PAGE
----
CLIMATE ADAPTATION

I want to punch climate change in the face. A blog about the interactions between the built environment, people, and nature.


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Posts tagged "water"

The environmental destruction caused by growing pot. By Mother Jones

Must read viral response by a prominent West Virginian to the recent chemical spill that poisoned the Elk River. Visceral as the essay is, one must still ask: What changes can we make and how? I’d like to hear your thoughts on this, msg me here.

To hell with you. 

To hell with every greedhead operator who flocked here throughout history because you wanted what we had, but wanted us to go underground and get it for you.  To hell with you for offering above-average wages in a place filled with workers who’d never had a decent shot at employment or education, and then treating the people you found here like just another material resource—suitable for exploiting and using up, and discarding when they’d outlived their usefulness.  To hell with you for rigging the game so that those wages were paid in currency that was worthless everywhere but at the company store, so that all you did was let the workers hold it for a while, before they went into debt they couldn’t get out of.

To hell with you all for continuing, as coal became chemical, to exploit the lax, poorly-enforced safety regulations here, so that you could do your business in the cheapest manner possible by shortcutting the health and quality of life not only of your workers, but of everybody who lives here.  To hell with every operator who ever referred to West Virginians as “our neighbors.” 

To hell with every single screwjob elected official and politico under whose watch it all went on, who helped write those lax regulations and then turned away when even those weren’t followed.  To hell with you all, who were supposed to be stewards of the public interest, and who sold us out for money, for political power.  To hell with every one of you who decided that making life convenient for business meant making life dangerous for us.  To hell with you for making us the eggs you had to break in order to make breakfast.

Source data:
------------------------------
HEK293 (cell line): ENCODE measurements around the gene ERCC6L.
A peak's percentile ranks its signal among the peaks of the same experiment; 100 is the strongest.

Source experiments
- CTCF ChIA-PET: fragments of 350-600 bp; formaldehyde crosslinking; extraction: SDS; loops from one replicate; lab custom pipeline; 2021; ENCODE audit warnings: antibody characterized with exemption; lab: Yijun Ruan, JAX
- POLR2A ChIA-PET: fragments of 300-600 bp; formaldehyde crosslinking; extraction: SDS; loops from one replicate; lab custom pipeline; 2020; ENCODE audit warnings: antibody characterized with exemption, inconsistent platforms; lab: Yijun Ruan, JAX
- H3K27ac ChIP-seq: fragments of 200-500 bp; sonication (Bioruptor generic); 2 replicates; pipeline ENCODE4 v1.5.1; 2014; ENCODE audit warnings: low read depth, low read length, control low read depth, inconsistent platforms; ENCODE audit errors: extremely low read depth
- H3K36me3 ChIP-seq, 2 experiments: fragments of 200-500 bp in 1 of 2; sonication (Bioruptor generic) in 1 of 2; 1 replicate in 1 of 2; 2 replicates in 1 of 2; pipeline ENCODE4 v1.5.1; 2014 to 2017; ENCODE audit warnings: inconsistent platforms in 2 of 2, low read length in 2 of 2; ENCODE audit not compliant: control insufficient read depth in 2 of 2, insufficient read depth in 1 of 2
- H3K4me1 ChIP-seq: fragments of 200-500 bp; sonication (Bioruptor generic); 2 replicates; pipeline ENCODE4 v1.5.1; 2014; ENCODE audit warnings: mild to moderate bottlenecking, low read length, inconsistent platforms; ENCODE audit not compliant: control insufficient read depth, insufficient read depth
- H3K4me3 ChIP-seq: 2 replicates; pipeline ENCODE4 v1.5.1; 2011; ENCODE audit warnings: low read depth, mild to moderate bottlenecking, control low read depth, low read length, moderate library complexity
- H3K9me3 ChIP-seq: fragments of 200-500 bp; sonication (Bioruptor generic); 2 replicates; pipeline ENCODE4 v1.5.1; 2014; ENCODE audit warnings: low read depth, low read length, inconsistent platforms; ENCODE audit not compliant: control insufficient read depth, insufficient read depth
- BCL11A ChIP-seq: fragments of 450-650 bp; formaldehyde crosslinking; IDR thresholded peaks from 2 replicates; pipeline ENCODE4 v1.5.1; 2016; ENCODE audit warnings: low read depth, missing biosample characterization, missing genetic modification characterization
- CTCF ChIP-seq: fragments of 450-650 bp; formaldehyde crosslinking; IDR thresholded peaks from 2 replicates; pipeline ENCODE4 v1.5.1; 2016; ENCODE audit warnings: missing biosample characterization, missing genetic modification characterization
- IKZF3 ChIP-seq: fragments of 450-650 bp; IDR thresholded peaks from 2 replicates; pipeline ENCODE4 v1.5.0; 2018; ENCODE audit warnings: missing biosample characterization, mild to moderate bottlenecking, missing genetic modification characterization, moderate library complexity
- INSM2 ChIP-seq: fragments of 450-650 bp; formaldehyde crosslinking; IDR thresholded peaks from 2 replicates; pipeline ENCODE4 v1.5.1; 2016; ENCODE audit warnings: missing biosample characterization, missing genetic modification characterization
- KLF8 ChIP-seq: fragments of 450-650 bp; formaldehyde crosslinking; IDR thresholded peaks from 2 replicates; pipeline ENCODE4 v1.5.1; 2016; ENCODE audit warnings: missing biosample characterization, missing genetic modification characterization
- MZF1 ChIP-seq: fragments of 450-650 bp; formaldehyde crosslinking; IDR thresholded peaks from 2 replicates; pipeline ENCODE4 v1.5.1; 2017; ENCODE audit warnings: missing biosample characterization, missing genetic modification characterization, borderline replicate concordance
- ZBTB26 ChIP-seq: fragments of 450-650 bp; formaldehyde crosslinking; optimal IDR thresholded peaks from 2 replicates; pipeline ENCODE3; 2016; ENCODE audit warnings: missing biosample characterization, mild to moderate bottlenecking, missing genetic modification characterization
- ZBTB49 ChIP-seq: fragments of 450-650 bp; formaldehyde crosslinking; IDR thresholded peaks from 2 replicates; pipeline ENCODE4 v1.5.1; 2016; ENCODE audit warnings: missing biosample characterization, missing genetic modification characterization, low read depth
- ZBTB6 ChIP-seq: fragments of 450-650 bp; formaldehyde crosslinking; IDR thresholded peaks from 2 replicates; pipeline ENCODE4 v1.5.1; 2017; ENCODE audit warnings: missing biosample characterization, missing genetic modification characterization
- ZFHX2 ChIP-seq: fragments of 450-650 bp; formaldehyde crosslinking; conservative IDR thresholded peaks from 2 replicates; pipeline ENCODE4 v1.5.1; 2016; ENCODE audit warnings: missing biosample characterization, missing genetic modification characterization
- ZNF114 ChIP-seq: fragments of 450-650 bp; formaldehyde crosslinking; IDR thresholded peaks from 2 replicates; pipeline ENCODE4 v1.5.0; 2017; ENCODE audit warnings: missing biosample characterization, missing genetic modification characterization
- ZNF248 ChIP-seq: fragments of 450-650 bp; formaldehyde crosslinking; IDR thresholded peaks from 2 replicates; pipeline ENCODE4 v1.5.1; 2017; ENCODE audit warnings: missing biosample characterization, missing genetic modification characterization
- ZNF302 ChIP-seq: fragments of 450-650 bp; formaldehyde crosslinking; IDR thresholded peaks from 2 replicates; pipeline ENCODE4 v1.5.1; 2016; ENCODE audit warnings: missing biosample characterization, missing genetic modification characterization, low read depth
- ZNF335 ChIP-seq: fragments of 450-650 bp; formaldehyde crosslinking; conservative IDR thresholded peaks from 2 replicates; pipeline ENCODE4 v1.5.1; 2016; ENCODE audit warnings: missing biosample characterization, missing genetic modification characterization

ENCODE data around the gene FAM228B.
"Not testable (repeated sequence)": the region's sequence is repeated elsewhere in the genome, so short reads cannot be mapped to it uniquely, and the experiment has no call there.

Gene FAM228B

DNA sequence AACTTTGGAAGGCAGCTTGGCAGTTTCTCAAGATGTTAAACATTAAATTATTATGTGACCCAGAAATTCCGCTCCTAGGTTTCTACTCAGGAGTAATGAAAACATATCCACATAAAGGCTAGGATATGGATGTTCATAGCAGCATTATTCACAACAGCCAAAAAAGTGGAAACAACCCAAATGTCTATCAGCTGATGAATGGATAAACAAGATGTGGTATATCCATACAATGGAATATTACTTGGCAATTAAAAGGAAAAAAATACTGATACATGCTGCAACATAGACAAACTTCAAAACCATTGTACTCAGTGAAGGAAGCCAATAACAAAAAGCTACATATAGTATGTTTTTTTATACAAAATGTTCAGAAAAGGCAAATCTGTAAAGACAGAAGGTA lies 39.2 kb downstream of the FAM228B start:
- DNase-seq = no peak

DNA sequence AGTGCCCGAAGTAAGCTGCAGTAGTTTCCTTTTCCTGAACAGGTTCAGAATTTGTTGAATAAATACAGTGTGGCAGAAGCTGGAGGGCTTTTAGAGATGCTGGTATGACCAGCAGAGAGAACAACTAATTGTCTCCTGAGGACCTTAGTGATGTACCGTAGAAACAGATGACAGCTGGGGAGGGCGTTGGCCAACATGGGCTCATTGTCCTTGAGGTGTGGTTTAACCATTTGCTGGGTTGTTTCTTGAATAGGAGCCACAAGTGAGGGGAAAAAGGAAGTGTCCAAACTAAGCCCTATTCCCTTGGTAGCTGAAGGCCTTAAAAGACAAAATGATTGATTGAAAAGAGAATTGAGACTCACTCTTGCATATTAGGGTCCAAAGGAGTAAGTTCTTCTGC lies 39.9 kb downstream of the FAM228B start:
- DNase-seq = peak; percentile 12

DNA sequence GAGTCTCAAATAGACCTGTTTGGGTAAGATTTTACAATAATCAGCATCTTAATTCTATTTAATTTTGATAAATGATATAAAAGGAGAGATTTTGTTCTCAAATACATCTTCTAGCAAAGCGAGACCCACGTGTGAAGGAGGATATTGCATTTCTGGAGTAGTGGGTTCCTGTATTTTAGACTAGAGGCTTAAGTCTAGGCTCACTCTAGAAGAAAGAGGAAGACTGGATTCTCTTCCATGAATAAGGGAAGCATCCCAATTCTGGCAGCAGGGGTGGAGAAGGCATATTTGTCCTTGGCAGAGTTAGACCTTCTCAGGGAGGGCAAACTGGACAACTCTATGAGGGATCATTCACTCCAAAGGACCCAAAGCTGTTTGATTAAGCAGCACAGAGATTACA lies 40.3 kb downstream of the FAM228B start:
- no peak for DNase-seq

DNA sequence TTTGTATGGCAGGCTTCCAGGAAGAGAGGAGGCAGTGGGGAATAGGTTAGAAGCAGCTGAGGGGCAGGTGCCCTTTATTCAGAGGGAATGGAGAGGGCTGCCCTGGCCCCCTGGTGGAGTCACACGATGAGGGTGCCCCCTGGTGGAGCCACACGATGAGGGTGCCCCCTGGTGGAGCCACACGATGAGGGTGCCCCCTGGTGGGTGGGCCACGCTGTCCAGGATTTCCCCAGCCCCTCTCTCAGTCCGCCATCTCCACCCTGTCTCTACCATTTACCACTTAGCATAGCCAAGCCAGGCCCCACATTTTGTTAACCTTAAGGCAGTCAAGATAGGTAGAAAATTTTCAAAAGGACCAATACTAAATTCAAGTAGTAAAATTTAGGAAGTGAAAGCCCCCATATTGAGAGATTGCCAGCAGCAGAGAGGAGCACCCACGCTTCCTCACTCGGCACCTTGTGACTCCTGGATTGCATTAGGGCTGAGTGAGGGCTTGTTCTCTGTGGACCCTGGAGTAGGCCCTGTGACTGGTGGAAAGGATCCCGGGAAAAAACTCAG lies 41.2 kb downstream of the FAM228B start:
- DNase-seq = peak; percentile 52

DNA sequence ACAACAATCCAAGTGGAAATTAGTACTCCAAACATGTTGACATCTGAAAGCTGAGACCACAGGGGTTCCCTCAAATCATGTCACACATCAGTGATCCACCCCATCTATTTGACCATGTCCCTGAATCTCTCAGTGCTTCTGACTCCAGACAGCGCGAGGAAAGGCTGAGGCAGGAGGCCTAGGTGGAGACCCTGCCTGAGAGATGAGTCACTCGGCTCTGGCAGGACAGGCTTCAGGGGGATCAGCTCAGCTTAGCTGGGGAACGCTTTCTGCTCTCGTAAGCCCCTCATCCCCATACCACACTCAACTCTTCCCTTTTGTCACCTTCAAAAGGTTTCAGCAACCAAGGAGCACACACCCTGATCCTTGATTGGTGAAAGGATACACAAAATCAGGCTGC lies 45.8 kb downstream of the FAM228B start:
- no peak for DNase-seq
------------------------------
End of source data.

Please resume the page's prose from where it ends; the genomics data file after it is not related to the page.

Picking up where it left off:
To hell with everyone who ever asked me how I could stand to live in a place like this, so dirty and unhealthy and uneducated.  To hell with everyone who ever asked me why people don’t just leave, don’t just quit (and go to one of the other thousand jobs I suppose you imagine are widely available here), like it never occurred to us, like if only we dumb hilljacks would listen as you explained the safety hazards, we’d all suddenly recognize something that hadn’t been on our radar until now. 

To hell with the superior attitude one so often encounters in these conversations, and usually from people who have no idea about the complexity and the long history at work in it.  To hell with the person I met during my PhD work who, within ten seconds of finding out I was from West Virginia, congratulated me on being able to read.  (Stranger, wherever you are today, please know this: Standing in that room full of people, three feet away from you while you smiled at your joke, I very nearly lost control over every civil checkpoint in my body.  And though civility was plainly not your native tongue, I did what we have done for generations where I come from, when faced with rude stupidity: I tamped down my first response, and I managed to restrain myself from behaving in a way that would have required a deep cleaning and medical sterilization of the carpet.  I did not do any of the things I wanted to.  But stranger, please know how badly I wanted to do them.)

And, as long as I’m roundhouse damning everyone, and since my own relatives worked in the coal mines and I can therefore play the Family Card, the one that trumps everything around here: To hell with all of my fellow West Virginians who bought so deeply into the idea of avoidable personal risk and constant sacrifice as an honorable condition under which to live, that they turned that condition into a culture of perverted, twisted pride and self-righteousness, to be celebrated and defended against outsiders.  To hell with that insular, xenophobic pathology.  To hell with everyone whose only take-away from every story about every explosion, every leak, every mine collapse, is some vague and idiotic vanity in the continued endurance of West Virginians under adverse, sometimes killing circumstances.  To hell with everyone everywhere who ever mistook suffering for honor, and who ever taught that to their kids.  There’s nothing honorable about suffering.  Nothing.